As we are considering a closed system, the total mechanical energy cannot increase as energy cannot be created. The two particles move horizontally, which means that their potential gravitational energy is constant. Therefore, the total kinetic energy after the collision cannot exceed the total kinetic energy before the collision. Hence, we have

When the magnitude of the velocities is conserved. Hence, we have

The kinetic energy is conserved in the collision; so, we say that the collision is
*elastic*.

When
there is a loss of kinetic energy during the collision due to friction between
the two particles. We say that a part of the kinetic energy has been dissipated.
This type of collision is called an *inelastic collision*.

A *perfectly inelastic collision* is a collision during which the maximum
amount of kinetic energy is lost. This happens when part of the kinetic energy
is lost by bonding the bodies together. The two bodies therefore stick together
after the collision and have the same final velocity.

In our example above, this would mean that both bodies have a zero velocity after the collision, since they need to have velocities of equal magnitude but opposite directions. We have then that and

Let us recap what the different types of collision are.

### Definition: Types of Collision of Particles

An elastic collision is a collision during which the kinetic energy is conserved.

An **inelastic collision** is a collision during which part of the kinetic
energy is dissipated in friction between the two particles.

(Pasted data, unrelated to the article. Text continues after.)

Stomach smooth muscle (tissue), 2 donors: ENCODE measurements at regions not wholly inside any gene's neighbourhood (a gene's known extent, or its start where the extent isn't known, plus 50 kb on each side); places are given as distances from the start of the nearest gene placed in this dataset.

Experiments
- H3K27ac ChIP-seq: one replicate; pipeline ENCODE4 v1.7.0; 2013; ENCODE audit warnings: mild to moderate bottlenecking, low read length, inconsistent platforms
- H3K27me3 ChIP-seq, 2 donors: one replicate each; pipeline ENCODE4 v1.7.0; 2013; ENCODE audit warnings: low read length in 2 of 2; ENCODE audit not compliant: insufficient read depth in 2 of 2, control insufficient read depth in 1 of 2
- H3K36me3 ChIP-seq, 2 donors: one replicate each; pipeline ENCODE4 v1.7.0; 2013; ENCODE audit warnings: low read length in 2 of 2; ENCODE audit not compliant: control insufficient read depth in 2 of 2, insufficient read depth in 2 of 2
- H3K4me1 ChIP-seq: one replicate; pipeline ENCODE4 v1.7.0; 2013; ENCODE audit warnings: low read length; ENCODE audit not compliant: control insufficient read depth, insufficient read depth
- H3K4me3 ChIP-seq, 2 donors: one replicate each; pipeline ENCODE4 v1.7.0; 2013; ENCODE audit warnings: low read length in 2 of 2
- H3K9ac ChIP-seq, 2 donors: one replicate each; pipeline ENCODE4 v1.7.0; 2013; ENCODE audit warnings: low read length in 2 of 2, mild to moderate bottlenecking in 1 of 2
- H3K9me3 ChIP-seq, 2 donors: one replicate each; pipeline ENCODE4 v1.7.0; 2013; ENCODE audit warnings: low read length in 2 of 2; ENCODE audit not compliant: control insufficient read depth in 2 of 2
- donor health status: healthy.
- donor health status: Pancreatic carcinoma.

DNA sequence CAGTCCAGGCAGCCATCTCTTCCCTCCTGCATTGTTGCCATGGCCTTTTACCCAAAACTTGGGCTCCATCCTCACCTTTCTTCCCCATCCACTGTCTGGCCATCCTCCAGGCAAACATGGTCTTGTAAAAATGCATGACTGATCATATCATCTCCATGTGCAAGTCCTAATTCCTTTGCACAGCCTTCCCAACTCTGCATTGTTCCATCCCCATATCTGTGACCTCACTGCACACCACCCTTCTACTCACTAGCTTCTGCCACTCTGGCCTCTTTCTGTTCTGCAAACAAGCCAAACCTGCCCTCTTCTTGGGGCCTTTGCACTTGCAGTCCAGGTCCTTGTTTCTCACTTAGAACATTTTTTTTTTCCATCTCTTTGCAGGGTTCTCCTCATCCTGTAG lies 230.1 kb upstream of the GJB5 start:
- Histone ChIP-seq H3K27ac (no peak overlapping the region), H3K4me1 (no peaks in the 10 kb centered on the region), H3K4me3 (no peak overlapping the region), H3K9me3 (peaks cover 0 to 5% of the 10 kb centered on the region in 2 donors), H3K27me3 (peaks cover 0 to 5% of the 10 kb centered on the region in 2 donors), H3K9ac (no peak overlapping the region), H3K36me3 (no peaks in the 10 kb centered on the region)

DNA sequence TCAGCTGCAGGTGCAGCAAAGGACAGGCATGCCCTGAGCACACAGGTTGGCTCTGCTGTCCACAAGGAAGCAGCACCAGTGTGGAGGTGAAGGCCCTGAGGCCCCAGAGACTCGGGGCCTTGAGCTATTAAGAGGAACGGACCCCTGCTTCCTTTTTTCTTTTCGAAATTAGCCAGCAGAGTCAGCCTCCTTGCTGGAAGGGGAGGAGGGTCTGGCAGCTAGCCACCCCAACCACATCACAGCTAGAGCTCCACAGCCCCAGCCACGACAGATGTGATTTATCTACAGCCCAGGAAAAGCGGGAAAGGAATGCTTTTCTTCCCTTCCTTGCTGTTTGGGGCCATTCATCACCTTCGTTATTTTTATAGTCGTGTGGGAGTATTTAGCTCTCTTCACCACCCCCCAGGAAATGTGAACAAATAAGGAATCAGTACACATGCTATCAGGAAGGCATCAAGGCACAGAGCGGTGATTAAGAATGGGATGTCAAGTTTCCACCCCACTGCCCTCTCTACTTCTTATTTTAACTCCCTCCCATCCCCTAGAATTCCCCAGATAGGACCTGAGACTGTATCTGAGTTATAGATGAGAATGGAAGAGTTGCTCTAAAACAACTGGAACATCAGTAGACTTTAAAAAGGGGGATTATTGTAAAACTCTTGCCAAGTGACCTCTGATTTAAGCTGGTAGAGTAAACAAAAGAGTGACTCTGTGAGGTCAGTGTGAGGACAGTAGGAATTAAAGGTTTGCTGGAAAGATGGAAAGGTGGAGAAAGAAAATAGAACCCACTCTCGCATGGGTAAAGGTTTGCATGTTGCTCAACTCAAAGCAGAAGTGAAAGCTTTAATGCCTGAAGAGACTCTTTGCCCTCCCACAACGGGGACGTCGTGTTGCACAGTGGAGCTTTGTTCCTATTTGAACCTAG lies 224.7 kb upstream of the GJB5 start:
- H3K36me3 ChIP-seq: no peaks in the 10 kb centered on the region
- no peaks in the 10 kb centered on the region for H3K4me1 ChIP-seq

A **perfectly inelastic collision** occurs when kinetic energy is dissipated
in friction and in bonding the two particles together, resulting in the two
bodies sticking together and having the same velocity after collision.

Let us now consider a situation, again involving two equal-mass bodies, where the net momentum is nonzero, as shown in the following figure.

The component of the initial (i.e., before collision) total momentum of the two bodies along the motion axis is given by

The following figure shows a valid postcollision outcome for the motion of the bodies.

For this outcome, the initially moving body is at rest while the initially at-rest body has a velocity equal to the precollision velocity of the initially moving body. The collision between the bodies is perfectly elastic as the kinetic energy is conserved .

In the case of the perfectly inelastic collision, the two bodies stick together and have the same final velocity, as shown in the following figure. The component of the final velocity is so that the total momentum is conserved.

While the initial net kinetic energy is the final net kinetic energy is given by

The loss of kinetic energy is

It can be mathematically shown that it is the maximum loss of kinetic energy while conserving the momentum.

The following figure shows a postcollision outcome that conserves momentum.

The initial momentum is still and the final momentum is

The initial kinetic energy is given by and the final kinetic energy is given by

We see that

This result is not physically possible, however, as it would mean that energy is created. We see that conservation of momentum does not determine on its own whether a collision outcome is possible or not. It must be combined with the postcollision kinetic energy not exceeding its precollision value.